Tag Archives: usability

Six Chronic Sins of Ecommerce Sites

Consumer facing companies continue to try to reduce costs by eliminating service and support. In effect Confused?they push customers to serve themselves. As with a discount store, the assertion is that shoppers will wander the virtual aisles, select what they want, add some extras because of displays and coupons, check out and pay – all with minimal intervention or effort by the merchant.

When this works, it becomes part of an invisible low friction experience such as on shopping on Amazon, Netflix, REI, Zappos and numerous others. These customer service stars profitably serve customers through easy to use sites and robust information architectures. They do provide human assistance when desired, but they have engineered their process such that most customers feel well served without further intervention.

Unfortunately, the online shopping experience sometimes fails. The site is difficult to use, confusing and time consuming. It demands answers to intrusive and unnecessary questions. At check out, the customer faces surprise or just plain incorrect charges. The process is at best awkward and uncomfortable. If the customer goes through all of this without abandoning the transaction, she may never return and tell her friends to avoid your business.

None of this should be news in 2011, but a recent attempt to book an international trip on sites including American Express Travel and American Airlines, which should know better, indicates that even they don’t always get it. In my recent experience, they seem to have outsourced their online shopping to Elbonia.

Ironically American Express  just released a study supporting the profitability of live human customer service. Apparently the architects of their ecommerce didn’t read the study. After several attempts, it appeared “you can’t get there from here.” I booked my trip on a separate carrier’s site.

Of course, producing a satisfying online experience takes thought and effort. If you can’t do that, how about at least avoiding these big dumb mistakes. Customers will reward you by returning.

  • Have a web site, which only works in Internet Explorer. This is still the single most popular. Yet according to NetMarketShare,  its usage has fallen to below 60%.  Do you want to really want to tell more than 40% of the market not to bother? By working, we don’t just mean you can view the page. Every button and link must function such that a visitor can find what she wants and complete the transaction.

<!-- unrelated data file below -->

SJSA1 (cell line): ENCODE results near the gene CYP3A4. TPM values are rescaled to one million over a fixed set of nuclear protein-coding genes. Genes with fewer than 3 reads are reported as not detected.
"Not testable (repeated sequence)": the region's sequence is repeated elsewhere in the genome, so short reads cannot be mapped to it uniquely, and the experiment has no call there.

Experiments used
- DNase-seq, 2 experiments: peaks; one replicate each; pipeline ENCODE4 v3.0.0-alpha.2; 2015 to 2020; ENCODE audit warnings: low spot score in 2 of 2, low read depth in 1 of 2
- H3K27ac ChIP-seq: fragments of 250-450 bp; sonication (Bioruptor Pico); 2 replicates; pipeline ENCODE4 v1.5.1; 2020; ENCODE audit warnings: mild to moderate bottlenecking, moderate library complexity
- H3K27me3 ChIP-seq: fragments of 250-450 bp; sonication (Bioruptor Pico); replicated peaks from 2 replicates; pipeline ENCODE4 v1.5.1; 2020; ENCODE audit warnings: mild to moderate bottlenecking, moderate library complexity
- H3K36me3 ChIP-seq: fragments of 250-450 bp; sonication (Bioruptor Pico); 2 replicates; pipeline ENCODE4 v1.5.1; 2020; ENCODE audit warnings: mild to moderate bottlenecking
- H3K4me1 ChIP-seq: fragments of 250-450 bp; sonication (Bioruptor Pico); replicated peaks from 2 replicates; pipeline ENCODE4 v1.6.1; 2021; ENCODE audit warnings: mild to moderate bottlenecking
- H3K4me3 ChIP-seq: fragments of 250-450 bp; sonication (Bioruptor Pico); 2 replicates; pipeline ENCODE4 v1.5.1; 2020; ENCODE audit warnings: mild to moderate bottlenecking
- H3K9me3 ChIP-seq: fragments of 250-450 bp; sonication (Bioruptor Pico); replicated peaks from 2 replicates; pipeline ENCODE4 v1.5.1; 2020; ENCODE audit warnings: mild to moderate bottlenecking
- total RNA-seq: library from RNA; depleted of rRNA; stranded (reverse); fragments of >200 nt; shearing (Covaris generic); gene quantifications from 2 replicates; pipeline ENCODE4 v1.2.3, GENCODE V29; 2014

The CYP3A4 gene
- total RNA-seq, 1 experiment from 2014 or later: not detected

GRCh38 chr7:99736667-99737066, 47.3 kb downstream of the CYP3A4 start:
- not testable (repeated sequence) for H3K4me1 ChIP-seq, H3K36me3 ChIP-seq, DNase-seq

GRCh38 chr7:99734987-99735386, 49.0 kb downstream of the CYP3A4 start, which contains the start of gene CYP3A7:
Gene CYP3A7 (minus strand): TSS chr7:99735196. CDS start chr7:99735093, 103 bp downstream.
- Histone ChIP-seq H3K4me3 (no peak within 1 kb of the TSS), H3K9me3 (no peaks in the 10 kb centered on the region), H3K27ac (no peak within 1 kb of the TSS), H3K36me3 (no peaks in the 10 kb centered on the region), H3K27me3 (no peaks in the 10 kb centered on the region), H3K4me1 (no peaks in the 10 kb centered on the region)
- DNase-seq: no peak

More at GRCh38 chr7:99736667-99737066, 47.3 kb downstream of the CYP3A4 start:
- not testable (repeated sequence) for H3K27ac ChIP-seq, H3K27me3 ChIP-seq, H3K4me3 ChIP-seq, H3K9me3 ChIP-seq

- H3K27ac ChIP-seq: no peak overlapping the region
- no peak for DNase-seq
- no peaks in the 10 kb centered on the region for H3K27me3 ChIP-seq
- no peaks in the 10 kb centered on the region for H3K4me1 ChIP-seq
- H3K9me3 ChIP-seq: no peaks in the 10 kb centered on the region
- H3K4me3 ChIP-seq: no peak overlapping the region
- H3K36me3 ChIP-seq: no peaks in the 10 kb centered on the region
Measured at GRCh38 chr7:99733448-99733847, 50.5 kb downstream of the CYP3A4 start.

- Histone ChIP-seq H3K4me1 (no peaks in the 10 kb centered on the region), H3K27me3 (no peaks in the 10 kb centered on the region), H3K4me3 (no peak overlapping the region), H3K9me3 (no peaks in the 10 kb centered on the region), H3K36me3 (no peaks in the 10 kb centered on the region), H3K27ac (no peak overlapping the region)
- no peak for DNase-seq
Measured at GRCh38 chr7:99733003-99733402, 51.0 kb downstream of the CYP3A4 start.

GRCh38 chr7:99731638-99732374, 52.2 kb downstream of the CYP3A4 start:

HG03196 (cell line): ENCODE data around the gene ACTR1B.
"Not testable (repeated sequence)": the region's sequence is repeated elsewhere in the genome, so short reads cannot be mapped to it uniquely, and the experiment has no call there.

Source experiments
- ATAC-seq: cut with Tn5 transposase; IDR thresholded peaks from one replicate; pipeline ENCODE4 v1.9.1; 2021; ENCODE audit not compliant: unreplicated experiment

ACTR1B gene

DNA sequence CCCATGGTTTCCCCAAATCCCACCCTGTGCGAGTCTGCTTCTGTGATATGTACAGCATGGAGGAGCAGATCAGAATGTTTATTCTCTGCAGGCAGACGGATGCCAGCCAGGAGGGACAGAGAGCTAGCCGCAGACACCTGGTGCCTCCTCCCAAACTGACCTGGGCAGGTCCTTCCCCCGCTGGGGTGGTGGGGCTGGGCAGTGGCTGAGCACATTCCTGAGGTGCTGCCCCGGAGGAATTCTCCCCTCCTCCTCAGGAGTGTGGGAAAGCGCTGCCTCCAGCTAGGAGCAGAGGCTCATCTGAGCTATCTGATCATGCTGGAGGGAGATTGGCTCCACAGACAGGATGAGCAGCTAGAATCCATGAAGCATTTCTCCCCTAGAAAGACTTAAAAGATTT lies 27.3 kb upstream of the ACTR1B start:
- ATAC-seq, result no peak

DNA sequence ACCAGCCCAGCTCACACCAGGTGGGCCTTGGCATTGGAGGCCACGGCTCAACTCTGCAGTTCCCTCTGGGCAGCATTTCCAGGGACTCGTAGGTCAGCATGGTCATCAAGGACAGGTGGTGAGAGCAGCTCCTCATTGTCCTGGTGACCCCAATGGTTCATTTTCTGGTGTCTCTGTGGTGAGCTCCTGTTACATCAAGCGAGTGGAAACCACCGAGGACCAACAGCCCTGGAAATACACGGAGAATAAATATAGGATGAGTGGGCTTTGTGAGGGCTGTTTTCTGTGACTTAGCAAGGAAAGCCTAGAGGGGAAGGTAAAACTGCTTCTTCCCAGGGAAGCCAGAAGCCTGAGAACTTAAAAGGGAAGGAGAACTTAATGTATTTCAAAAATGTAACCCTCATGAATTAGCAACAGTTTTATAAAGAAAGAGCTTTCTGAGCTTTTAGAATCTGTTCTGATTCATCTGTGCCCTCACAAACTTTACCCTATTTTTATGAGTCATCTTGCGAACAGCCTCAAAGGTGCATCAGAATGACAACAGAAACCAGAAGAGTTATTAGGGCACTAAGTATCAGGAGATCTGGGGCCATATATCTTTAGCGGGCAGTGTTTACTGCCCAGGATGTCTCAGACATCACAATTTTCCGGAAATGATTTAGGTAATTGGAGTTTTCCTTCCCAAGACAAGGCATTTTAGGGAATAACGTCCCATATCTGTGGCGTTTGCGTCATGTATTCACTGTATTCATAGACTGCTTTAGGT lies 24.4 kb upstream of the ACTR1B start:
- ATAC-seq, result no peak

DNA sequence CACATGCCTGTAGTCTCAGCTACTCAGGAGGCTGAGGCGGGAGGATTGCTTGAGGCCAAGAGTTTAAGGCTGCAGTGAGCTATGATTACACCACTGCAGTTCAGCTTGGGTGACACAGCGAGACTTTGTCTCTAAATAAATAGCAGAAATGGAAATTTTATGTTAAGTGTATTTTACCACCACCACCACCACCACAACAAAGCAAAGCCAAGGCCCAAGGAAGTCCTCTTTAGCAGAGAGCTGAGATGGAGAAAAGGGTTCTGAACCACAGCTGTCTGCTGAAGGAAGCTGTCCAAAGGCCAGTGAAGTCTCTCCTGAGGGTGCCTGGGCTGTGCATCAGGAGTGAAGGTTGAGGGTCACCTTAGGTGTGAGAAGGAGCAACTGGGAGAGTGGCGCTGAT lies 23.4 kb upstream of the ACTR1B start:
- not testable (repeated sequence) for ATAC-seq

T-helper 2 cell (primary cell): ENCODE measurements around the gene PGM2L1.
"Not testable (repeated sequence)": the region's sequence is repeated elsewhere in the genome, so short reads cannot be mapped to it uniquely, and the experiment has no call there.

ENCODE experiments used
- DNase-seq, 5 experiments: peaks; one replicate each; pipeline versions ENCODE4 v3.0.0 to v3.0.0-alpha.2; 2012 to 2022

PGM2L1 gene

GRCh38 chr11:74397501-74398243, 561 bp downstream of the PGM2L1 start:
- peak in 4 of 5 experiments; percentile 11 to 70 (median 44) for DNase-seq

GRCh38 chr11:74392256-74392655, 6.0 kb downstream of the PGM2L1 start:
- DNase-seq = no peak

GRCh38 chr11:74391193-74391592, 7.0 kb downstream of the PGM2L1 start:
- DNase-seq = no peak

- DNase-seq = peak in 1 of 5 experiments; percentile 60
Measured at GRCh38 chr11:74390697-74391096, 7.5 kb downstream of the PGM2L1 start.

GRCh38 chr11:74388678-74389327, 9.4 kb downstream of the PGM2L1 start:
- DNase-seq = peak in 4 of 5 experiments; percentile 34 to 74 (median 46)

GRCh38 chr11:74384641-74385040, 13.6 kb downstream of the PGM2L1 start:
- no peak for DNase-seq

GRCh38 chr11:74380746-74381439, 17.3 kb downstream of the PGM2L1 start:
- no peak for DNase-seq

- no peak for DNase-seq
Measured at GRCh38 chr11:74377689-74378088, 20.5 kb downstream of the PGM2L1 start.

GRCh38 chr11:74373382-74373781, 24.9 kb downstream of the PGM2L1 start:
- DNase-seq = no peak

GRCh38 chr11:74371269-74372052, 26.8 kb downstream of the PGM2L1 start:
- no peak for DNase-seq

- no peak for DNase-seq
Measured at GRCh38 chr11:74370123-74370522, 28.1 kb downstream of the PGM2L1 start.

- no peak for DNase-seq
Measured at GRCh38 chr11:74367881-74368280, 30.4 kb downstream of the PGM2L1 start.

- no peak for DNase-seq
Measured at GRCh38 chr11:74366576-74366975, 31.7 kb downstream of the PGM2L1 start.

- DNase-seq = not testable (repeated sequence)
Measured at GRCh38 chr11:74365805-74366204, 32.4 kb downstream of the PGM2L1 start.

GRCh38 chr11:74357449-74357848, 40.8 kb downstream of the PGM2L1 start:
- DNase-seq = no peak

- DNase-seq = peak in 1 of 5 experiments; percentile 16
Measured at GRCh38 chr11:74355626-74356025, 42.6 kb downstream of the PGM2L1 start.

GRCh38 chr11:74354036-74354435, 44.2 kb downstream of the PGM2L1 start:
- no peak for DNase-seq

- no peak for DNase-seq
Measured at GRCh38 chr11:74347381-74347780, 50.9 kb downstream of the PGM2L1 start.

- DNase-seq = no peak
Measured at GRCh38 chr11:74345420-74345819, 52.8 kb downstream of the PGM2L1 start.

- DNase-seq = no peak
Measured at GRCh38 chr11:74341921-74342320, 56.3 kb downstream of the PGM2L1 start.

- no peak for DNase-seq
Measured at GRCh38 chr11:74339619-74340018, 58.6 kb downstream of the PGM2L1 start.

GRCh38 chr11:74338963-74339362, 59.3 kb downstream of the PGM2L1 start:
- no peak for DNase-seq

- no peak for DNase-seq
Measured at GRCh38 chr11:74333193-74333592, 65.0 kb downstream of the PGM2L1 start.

• Require customers to register. Registration should be an option. If you give her good reasons to register, she may well. If she’d rather not, let her buy anyway. You’ll get all the information you need at checkout. Don’t risk the sale for some nice to have information, which you may not use anyway?
  • Reset or clear fields if the visitor navigates to previous steps. The fewer screens in your shopping process the better. Until you simplify the process, make it easy for the customer to go back and change whatever she wished without having to reenter choices.
  • Arbitrarily time the user out. If the user has, say 15 minutes, say so up front. Display a timer, give a warning, save what she has already entered.
  • Go to great lengths to make price comparisons difficult and hide the true price by not including taxes and fees until the end of the checkout
  • Post a phone number and then be reluctant to talk with the customer or bounce her from call center to call center.

Which of these have you committed lately?

Nobody gets Twitter

“Nobody gets Twitter.” This was the opinion of Evan Williams, Twitter cofounder and chairman. during an interview in December 2008.

He confirmed what is apparent to many of us and true for most of us – the value of Twitter is not self-evident. With use you start to get the hang of it and at some point the light bulb goes on. His observation is not restricted to Twitter or social media or even technology, though tech examples seem particularly easy to find.

First time users of word processors and spread sheets not to mention such “time savers” as content management systems are usually thwarted by their first attempts to use these technologies. “Easy to use” is easy to say. The same applies to myriads of products from digital video recorders to kitchen appliances.

I once did some field research for a maker of high end appliances. My in home investigations showed customers struggled mightily just to set them up. The manufacturer responded by including an instructional video. The video proved to be so unhelpful, that it increased the return rate. Apparently it convinced customers that the product was too difficult for home use.

Even the fabled iPhone is sufficiently non-intuitive that Apple sells supplemental training. Indeed there is a healthy market on how to use iPhone books – a search Amazon.com’s book section for “ iPhone” returns 1,613 results.

It’s not just the products. Suppliers compound the problem with opaque instruction manuals (if any at all); unsupportive product support (what easier expense to cut in tough times); and compounds these with marketing communications, which fail to communicate.

Making stuff, whether on line systems or garden tools, easier to figure out isn’t easy. I’m not one for New Year’s resolutions. If I were, helping customers, readers, or partners get it might be one.